Sequential ELISA. A sample containing a mixture of cytokines is applied to an IL-6 ELISA. IL-6 binds to the anti-IL-6 antibody attached to the bottom of the well. When the sample is removed, cytokines which are not IL-6, such as tumor necrosis factor (TNF), may be used in a subsequent ELISA. Ab, antibody; B, biotin moiety; biotin-Ab, biotin-labeled antibody; HRP, horseradish peroxidase; SA-HRP, horseradish peroxidase-conjugated streptavidin.
Increase in signal intensity with smaller spot size. On the left, each black dot represents the analyte bound to an antibody, which spreads across the entire well. On the right, the same number of antibodies are bound to the analyte, but they now occupy a smaller space, with a resulting increase in signal intensity.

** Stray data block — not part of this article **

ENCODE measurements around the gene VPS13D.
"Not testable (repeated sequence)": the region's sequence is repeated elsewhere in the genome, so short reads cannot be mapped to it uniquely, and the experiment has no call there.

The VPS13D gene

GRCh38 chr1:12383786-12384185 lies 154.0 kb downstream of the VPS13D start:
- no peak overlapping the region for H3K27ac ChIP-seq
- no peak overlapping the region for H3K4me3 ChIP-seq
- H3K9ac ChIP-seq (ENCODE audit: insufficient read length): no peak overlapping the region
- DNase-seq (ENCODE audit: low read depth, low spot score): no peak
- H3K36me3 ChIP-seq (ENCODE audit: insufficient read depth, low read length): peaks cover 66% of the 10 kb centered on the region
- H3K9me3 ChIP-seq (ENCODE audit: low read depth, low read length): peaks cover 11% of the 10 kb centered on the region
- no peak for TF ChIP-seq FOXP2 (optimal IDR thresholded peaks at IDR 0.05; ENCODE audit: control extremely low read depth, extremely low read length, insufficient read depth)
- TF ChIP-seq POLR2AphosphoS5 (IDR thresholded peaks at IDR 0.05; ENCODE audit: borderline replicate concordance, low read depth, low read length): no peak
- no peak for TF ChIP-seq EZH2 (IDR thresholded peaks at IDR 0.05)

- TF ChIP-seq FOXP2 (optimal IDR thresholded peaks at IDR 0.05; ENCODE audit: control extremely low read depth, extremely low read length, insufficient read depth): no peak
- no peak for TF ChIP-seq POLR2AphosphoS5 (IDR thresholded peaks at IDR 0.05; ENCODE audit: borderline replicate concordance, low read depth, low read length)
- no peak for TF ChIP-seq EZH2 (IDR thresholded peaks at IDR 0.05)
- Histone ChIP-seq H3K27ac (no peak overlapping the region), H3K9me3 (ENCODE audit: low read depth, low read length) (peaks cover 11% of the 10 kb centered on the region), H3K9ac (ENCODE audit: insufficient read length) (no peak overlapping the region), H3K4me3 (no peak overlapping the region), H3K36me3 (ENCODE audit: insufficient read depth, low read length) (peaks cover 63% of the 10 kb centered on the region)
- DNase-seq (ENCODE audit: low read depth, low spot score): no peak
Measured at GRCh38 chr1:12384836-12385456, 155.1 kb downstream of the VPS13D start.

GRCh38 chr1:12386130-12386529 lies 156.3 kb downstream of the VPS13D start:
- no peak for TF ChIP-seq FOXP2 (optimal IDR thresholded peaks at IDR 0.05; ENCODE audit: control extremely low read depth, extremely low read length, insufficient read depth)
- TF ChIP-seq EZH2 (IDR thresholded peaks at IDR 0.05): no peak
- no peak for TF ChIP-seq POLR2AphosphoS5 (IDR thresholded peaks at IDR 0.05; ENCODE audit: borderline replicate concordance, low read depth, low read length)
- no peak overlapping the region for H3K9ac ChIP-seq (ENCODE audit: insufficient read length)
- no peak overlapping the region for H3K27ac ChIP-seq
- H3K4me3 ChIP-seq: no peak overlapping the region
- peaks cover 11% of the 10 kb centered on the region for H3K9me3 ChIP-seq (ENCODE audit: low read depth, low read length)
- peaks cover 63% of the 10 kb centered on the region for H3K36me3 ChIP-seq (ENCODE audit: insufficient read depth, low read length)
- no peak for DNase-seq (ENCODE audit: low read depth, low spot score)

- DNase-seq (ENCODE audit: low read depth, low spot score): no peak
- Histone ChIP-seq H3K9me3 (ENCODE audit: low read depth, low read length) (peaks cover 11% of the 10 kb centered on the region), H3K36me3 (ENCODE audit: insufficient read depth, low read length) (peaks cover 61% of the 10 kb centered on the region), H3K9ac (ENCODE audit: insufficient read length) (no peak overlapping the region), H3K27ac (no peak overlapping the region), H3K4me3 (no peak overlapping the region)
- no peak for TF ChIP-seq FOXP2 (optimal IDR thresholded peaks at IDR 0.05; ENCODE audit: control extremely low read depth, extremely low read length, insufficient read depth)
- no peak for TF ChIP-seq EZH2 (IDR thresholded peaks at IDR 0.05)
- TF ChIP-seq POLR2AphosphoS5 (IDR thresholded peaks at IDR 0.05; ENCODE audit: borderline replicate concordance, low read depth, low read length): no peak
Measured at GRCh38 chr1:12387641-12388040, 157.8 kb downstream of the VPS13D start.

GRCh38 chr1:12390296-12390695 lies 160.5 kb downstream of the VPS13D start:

Example of a microarray. Panel A shows six individual nitrocellulose pads arranged on a glass slide. Each pad has been spotted in an 8-by-12 format. The black area between the pads is the place where a silicon gasket was adhered to the surface to allow each of the wells to function individually, similar to the way in which an individual well in a 96-well plate is independent from its neighbors. The antibodies have been spotted in an identical manner onto each of the nitrocellulose pads. Panel B is an enlarged picture of one of the individual pads and highlights the detail of the spots. The antibodies have been spotted in quadruplicate on the pad in a vertical fashion. Each individual spot has a diameter of 150 μl, and the distance between the spot is 300 μm. The total volume delivered to each spot was 350 to 367 pl. In the far-right column of spots, those in the top eight positions are extremely bright and the lower four have virtually no signal. This line of eight plus four spots may be used for alignment of the protein chip. The intensity of the individual spots may be quantified and used to determine the cytokine concentration in the sample. This image shows excellent reproducibility of the quadruple spots.